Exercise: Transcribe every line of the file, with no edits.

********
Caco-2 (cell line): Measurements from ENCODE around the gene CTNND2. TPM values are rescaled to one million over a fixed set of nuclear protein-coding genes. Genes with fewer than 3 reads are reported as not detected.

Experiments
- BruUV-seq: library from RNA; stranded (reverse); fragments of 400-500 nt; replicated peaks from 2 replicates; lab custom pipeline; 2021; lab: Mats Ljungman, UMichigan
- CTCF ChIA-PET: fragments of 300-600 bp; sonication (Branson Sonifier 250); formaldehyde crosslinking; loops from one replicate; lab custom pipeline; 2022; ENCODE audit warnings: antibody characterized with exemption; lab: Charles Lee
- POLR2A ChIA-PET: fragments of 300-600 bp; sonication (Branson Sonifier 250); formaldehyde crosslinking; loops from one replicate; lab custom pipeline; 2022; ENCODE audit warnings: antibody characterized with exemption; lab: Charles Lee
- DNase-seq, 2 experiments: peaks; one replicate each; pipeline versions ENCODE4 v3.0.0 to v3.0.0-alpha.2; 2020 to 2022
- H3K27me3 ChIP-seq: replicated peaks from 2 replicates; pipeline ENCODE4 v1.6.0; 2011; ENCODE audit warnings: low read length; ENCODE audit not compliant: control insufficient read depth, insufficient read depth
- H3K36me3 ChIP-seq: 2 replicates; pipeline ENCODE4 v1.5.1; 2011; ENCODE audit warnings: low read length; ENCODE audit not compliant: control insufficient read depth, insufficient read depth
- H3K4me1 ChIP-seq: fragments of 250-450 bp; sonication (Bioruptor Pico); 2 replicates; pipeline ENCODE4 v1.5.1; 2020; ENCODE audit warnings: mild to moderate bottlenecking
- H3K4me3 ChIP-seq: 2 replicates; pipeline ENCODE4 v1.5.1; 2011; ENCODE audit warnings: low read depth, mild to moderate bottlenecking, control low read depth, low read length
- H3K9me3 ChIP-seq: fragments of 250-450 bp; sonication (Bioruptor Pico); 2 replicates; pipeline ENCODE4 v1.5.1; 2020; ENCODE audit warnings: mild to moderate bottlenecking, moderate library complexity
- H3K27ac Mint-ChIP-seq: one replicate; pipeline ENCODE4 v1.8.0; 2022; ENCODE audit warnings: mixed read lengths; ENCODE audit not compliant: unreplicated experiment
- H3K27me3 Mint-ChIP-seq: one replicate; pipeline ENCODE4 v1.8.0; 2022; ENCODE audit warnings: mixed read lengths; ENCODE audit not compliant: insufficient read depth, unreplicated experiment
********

Caco-2 (cell line): Measurements from ENCODE around the gene CTNND2. TPM values are rescaled to one million over a fixed set of nuclear protein-coding genes. Genes with fewer than 3 reads are reported as not detected.

Experiments
- BruUV-seq: library from RNA; stranded (reverse); fragments of 400-500 nt; replicated peaks from 2 replicates; lab custom pipeline; 2021; lab: Mats Ljungman, UMichigan
- CTCF ChIA-PET: fragments of 300-600 bp; sonication (Branson Sonifier 250); formaldehyde crosslinking; loops from one replicate; lab custom pipeline; 2022; ENCODE audit warnings: antibody characterized with exemption; lab: Charles Lee
- POLR2A ChIA-PET: fragments of 300-600 bp; sonication (Branson Sonifier 250); formaldehyde crosslinking; loops from one replicate; lab custom pipeline; 2022; ENCODE audit warnings: antibody characterized with exemption; lab: Charles Lee
- DNase-seq, 2 experiments: peaks; one replicate each; pipeline versions ENCODE4 v3.0.0 to v3.0.0-alpha.2; 2020 to 2022
- H3K27me3 ChIP-seq: replicated peaks from 2 replicates; pipeline ENCODE4 v1.6.0; 2011; ENCODE audit warnings: low read length; ENCODE audit not compliant: control insufficient read depth, insufficient read depth
- H3K36me3 ChIP-seq: 2 replicates; pipeline ENCODE4 v1.5.1; 2011; ENCODE audit warnings: low read length; ENCODE audit not compliant: control insufficient read depth, insufficient read depth
- H3K4me1 ChIP-seq: fragments of 250-450 bp; sonication (Bioruptor Pico); 2 replicates; pipeline ENCODE4 v1.5.1; 2020; ENCODE audit warnings: mild to moderate bottlenecking
- H3K4me3 ChIP-seq: 2 replicates; pipeline ENCODE4 v1.5.1; 2011; ENCODE audit warnings: low read depth, mild to moderate bottlenecking, control low read depth, low read length
- H3K9me3 ChIP-seq: fragments of 250-450 bp; sonication (Bioruptor Pico); 2 replicates; pipeline ENCODE4 v1.5.1; 2020; ENCODE audit warnings: mild to moderate bottlenecking, moderate library complexity
- H3K27ac Mint-ChIP-seq: one replicate; pipeline ENCODE4 v1.8.0; 2022; ENCODE audit warnings: mixed read lengths; ENCODE audit not compliant: unreplicated experiment
- H3K27me3 Mint-ChIP-seq: one replicate; pipeline ENCODE4 v1.8.0; 2022; ENCODE audit warnings: mixed read lengths; ENCODE audit not compliant: insufficient read depth, unreplicated experiment